Headline global findings:

  • Under-target alternatives could potentially be recipients of excess cash in the future. Hedge funds and private real estate lead the way, with 32% of respondents indicating that they may make increased allocations. At least 30% of respondents indicated they were below their target weights in hedge funds, private real estate and private equity, while traditional investments – cash, fixed income and equities – were more frequently over their target allocation than under their target allocation. Cash, specifically, is over-target for 45% of respondents, which may indicate that they are being cautious about taking risk and waiting for the right time to reposition cash.
  • 49% of respondents who participate in hedge funds currently utilize the fund of funds structure approach. This is more than double the percentage of that for any other hedge fund implementation method, however, this year’s Survey shows that participants anticipate making shifts away from the traditional fund of funds model. Only 17% of respondents using hedge funds expect to be using this traditional structure for implementation over the next one to three years. While fund of funds vehicles are anticipated to lose ground, all other implementation methods are expected to gain. Additionally, 63% of Survey respondents are obtaining customized hedge fund solutions to complement existing exposures, pursue niche opportunities and access strategy-specific expertise.
  • Consistent with previous surveys, private equity (PE) is more prevalent in North American portfolios, although Europe is not far behind. Commitments to private equity are lower in emerging markets, Asia Pacific and Japan. The liquidity constraints of negative cash flows are making PE less attractive for Japanese defined benefit pension plans. In both North America and Europe, more investors are currently committed to small/medium buyout funds than to larger funds. Significantly, both North American and European investors expect small to modest decreases in their current PE commitments over the next one to three years. Co-investments and alternative energy are expected to show the largest increases in commitments over the same time period.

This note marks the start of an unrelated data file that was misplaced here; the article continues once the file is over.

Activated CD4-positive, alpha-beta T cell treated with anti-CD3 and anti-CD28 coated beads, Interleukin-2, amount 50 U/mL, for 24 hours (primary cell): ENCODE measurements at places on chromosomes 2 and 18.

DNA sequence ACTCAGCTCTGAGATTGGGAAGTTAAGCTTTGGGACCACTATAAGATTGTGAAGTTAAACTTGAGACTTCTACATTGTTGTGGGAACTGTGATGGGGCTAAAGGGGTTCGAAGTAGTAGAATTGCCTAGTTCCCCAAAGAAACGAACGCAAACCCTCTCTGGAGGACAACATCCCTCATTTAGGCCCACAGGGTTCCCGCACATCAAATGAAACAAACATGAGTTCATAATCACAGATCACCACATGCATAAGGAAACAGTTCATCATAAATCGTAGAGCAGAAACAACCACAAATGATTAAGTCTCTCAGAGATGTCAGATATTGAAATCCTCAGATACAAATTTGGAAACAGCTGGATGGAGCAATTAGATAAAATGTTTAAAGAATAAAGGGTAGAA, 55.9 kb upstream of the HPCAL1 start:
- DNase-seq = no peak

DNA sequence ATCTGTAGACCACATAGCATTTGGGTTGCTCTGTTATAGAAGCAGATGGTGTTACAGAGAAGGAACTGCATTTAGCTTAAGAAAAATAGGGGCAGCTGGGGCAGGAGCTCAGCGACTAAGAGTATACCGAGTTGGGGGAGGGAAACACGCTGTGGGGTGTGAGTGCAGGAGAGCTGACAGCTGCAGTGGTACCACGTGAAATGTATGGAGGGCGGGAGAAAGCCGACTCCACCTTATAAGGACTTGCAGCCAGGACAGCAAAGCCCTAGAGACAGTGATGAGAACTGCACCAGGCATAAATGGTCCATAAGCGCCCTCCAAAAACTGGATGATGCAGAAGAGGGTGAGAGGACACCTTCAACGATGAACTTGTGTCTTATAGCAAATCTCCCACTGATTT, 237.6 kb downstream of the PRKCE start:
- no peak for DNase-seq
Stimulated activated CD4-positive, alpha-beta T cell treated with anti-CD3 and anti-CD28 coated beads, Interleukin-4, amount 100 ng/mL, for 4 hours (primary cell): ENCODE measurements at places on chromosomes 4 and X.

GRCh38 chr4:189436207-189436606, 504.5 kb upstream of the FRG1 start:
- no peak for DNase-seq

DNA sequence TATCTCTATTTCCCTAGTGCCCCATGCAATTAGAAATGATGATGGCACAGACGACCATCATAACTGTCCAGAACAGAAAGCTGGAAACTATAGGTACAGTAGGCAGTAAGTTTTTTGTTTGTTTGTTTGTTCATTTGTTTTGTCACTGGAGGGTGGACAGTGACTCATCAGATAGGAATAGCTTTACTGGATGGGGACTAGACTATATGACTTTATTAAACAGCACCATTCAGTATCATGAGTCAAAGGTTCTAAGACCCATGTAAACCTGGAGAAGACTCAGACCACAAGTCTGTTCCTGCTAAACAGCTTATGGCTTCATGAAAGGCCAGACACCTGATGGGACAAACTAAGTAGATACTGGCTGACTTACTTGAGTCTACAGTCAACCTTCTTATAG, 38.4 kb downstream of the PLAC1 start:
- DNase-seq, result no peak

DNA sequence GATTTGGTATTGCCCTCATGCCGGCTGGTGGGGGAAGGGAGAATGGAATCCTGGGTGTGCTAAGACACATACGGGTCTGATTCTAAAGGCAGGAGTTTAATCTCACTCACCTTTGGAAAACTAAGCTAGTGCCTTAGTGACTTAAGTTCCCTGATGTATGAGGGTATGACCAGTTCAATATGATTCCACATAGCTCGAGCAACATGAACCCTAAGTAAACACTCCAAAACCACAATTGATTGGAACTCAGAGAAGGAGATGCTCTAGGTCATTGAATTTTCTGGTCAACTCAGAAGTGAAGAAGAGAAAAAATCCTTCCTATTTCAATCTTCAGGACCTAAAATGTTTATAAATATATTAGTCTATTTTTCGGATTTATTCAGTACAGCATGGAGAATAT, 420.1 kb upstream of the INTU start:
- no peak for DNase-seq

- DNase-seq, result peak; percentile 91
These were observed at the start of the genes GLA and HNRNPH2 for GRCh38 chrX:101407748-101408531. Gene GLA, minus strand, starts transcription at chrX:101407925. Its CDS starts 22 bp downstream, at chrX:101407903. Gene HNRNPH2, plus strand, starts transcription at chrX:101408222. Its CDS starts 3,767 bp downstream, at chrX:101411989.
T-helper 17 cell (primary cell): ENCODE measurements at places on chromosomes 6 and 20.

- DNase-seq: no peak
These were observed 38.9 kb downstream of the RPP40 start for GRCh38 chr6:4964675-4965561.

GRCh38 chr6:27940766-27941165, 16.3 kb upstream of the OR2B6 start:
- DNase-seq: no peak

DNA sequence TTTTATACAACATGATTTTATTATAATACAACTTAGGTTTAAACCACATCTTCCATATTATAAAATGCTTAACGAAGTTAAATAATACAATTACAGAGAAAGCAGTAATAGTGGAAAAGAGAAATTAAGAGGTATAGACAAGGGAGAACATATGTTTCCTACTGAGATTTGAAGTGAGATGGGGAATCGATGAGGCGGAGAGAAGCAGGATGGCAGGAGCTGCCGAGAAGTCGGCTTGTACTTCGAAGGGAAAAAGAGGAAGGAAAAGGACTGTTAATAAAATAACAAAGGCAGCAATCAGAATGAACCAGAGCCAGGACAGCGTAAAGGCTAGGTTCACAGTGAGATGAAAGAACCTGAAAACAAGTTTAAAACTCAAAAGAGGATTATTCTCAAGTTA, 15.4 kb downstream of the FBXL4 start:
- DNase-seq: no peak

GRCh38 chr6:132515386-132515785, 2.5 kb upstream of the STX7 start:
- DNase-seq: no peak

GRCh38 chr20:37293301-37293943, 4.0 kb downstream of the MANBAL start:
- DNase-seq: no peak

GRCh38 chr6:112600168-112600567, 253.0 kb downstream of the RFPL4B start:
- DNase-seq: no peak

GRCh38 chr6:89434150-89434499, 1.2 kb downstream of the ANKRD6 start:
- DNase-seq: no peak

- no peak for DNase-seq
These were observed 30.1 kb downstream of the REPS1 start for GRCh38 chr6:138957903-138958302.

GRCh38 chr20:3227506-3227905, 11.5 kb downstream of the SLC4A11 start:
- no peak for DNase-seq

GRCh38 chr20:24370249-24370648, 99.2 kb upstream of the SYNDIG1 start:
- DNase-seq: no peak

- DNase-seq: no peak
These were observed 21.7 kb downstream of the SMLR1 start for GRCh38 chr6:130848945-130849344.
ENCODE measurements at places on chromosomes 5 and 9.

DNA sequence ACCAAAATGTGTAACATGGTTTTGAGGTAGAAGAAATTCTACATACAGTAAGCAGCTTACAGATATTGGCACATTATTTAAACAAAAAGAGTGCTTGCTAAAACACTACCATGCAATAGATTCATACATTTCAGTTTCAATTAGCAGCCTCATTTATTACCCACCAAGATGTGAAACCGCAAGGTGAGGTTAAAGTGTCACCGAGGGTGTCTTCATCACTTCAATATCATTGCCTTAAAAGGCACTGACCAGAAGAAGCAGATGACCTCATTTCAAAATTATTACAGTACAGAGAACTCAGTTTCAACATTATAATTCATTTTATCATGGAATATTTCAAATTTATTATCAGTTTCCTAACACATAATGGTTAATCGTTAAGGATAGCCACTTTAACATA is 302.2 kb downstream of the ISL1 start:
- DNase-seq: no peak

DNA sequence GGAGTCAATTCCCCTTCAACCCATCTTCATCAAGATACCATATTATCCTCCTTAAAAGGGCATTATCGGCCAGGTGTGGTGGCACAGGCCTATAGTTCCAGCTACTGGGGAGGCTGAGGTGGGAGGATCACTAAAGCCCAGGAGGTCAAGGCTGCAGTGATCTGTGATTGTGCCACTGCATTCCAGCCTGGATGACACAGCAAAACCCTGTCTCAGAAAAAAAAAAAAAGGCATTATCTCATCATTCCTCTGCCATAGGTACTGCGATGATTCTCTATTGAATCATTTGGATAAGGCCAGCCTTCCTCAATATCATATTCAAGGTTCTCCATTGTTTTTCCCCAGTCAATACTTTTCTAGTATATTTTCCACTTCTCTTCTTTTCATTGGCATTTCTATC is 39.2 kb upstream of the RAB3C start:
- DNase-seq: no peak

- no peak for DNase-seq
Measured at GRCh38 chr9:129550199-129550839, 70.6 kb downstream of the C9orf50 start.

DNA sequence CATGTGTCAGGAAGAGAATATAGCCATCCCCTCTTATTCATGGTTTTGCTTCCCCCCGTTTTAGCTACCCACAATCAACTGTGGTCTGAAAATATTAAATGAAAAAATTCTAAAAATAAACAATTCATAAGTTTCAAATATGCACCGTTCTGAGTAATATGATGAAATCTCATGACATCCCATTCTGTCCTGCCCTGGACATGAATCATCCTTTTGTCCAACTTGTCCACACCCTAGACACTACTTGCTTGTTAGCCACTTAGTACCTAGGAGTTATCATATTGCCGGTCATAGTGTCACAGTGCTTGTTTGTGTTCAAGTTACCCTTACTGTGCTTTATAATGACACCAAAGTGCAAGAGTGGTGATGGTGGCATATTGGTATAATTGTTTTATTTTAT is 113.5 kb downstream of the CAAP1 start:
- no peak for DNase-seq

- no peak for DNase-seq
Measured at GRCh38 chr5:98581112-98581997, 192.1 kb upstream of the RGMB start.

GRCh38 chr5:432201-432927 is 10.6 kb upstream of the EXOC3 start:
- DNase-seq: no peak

• Listed Real Estate Investment Trusts (REITS) and unlisted private real estate funds continue to dominate as implementation choices, with 51% of the respondents (who hold real estate currently) using them. Only 38% of these respondents, however, said real estate funds will continue to be an implementation choice in the next one to three years. Allocations to direct property investments (23%) and customized separate accounts (15%) are expected to rise in the near future.
  • Even with inflation-sensitive characteristics, commodities remain a niche solution and future possibility (more than a current reality) for most institutional investors – except in Australia, where commodities are familiar and mainstream. Among the small sample of Survey respondents who hold commodities (32 in number), long futures exposure is the most popular type of investment (63%), with private equity (44%) and hedge funds (28%) trailing. Long/short strategies and funds have not yet made much of an impact (23%), but interest in them is rising, with 46% of current commodity investors expecting to add long/short over one to three years.